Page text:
Our conversation switched to Lew Hoad and Stolle brought out that Tony and Lew were very good buddies…they were authentic. You could say anything and always trust that what was discussed would go no further.
Stolle admitted that his friend offered guidance when he (Stolle) first began his television work. He went on to say, “When he was part of the television group (Channel 9), Trabes was so helpful. He was particularly good working with the ‘rookies’ who were just starting”.
Kathy May is much more than the mother of Taylor Fritz. She put in the time to become a player of note and did her utmost to overcome a series of injuries that plagued her. Trabert played a critical role in her life. “I have so many thoughts about Tony,” she e-mailed to me. “He helped me so much in my career. I was so fortunate to have him not only as my coach [during] my entire career but to have him as a mentor and also, best friend. We had a very special relationship. I remember when he would watch me practice or play in a tournament, if I looked at him, I knew exactly what he wanted me to do at that moment. Outside of my family, he knew me better than anyone. He was so very special, and I will miss him tremendously”.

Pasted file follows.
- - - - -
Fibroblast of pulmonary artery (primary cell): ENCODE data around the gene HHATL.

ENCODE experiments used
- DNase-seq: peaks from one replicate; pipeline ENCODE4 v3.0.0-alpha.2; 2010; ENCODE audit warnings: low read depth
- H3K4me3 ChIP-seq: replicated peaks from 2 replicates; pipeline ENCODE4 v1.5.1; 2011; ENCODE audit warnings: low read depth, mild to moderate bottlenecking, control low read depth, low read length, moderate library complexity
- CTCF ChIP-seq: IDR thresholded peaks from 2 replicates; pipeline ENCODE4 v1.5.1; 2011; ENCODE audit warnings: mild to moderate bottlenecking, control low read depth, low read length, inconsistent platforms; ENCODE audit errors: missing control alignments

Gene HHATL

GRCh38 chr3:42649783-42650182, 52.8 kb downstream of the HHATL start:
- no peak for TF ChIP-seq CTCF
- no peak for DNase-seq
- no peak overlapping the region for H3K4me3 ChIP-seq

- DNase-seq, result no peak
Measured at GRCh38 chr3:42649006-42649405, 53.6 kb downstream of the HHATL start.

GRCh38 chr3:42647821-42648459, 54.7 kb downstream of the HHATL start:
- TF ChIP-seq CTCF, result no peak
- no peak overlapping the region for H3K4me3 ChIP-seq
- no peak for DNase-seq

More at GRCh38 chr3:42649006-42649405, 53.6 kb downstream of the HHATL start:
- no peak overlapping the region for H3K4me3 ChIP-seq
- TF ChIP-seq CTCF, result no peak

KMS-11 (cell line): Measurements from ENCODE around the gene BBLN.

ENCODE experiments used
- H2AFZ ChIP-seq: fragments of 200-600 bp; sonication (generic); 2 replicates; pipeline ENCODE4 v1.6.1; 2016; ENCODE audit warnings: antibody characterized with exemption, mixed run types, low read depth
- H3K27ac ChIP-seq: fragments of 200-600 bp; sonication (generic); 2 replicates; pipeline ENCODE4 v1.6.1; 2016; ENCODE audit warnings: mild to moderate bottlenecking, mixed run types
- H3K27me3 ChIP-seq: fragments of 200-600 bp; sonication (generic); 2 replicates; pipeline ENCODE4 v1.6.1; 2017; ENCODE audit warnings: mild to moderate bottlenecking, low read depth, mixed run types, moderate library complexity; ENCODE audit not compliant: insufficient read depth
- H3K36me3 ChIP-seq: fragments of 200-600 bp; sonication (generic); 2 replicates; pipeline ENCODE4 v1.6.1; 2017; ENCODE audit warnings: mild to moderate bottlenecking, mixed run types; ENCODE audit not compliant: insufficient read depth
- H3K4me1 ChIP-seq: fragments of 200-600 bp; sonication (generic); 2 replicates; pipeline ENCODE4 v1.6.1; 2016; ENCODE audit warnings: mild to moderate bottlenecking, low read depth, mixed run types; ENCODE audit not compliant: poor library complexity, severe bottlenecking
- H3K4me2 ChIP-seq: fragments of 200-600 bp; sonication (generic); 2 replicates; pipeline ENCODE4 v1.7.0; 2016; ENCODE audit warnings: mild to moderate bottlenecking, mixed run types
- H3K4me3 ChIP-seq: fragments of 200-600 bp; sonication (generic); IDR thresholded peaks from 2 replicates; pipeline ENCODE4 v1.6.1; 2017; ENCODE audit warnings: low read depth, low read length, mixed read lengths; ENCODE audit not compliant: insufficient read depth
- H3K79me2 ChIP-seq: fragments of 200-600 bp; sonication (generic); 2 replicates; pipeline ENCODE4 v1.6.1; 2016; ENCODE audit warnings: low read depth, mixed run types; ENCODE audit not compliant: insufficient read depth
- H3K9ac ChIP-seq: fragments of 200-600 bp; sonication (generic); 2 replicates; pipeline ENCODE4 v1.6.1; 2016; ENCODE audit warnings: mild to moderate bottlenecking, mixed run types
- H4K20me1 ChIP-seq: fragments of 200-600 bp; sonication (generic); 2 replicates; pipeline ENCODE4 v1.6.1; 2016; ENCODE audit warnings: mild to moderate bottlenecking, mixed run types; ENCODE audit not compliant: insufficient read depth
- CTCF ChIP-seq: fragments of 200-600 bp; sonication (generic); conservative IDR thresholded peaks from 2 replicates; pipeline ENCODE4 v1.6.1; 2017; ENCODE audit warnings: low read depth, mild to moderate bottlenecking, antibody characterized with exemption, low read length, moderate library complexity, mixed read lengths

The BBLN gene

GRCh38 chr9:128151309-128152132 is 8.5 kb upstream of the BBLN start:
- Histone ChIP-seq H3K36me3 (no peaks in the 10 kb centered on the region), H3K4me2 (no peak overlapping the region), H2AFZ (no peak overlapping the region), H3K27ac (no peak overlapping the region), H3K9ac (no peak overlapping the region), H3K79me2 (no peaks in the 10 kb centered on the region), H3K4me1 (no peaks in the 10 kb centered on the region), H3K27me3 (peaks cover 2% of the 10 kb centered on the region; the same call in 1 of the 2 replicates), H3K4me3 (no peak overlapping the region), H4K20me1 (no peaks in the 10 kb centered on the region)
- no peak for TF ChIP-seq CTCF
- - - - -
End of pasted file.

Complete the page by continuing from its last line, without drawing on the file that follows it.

Stolle offered much the same saying, “I’m going to be miss him immeasurably, he was very much part of my life…”
The “Tweet Tributes” following his passing indicated how much he was appreciated and for that matter, loved. A sampling of the thoughts included:
Rod Laver – I’m saddened to hear that Tony Trabert has passed away, a 100% class act in every way. Legendary feats on court, Tony served the game in so many ways with a driving passion for the sport. Goodbye my friend.